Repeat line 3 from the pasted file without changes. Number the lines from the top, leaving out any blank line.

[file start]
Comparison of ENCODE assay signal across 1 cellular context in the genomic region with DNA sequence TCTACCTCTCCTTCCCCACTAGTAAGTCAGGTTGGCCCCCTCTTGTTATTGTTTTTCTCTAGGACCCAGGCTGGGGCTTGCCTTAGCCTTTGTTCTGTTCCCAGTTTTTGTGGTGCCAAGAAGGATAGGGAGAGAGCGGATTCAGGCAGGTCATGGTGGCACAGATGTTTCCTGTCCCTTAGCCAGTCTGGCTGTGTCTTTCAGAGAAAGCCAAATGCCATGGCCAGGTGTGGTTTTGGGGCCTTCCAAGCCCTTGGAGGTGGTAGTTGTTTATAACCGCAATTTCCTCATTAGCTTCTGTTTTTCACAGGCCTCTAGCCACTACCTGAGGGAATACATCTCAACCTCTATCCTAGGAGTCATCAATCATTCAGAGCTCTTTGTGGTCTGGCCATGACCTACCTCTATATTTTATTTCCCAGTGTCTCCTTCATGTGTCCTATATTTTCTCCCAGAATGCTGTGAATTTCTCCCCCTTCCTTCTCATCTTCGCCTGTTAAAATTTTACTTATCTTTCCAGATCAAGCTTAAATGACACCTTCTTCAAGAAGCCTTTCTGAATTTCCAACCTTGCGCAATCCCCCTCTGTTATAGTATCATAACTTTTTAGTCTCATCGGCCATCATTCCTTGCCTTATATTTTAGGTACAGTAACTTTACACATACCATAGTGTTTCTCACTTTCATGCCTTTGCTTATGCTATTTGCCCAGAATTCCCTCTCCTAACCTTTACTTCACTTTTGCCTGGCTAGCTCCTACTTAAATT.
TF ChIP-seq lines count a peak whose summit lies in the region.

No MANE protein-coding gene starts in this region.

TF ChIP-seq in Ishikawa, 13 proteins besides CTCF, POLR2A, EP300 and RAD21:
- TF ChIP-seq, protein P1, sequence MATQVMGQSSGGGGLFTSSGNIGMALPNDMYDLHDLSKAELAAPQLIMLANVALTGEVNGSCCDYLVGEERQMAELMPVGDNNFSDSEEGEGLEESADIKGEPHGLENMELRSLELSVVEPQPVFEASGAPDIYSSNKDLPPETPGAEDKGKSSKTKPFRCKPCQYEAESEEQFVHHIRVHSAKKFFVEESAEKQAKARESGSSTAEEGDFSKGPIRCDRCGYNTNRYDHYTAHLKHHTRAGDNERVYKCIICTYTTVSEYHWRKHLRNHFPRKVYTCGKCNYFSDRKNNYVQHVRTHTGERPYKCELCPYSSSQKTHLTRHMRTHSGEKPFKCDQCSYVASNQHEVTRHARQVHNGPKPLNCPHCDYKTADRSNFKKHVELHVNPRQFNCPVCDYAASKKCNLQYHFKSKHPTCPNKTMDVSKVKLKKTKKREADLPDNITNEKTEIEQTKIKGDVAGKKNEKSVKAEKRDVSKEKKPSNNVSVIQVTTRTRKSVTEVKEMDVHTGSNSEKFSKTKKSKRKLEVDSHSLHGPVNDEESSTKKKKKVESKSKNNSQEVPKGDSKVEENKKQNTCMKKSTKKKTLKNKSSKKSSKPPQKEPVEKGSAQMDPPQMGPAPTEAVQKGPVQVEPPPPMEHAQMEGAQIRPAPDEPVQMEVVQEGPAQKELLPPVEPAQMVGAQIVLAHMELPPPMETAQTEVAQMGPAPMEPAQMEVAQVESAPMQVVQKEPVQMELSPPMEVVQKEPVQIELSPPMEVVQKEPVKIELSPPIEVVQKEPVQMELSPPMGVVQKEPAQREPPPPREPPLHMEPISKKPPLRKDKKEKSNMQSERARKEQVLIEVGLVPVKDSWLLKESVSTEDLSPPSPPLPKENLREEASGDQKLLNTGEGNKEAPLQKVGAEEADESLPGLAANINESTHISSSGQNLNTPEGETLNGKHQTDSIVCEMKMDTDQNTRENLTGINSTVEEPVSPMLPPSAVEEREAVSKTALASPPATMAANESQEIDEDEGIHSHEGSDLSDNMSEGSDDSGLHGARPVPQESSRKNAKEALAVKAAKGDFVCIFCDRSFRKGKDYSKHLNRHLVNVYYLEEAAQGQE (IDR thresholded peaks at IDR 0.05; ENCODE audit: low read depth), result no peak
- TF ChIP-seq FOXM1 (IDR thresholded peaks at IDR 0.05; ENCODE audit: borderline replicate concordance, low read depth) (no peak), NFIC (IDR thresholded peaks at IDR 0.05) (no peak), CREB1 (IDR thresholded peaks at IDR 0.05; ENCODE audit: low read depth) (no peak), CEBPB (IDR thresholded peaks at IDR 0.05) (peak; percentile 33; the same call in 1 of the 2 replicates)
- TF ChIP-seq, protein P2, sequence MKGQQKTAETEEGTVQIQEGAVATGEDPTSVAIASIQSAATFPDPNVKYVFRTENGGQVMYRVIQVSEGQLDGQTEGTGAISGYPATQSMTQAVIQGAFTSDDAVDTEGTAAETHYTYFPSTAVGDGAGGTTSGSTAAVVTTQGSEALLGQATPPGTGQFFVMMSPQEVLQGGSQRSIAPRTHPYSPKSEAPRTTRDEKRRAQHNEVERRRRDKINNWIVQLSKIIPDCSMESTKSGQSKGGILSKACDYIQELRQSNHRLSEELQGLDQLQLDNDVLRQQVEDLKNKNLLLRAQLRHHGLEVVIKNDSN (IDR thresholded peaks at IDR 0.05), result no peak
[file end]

No MANE protein-coding gene starts in this region.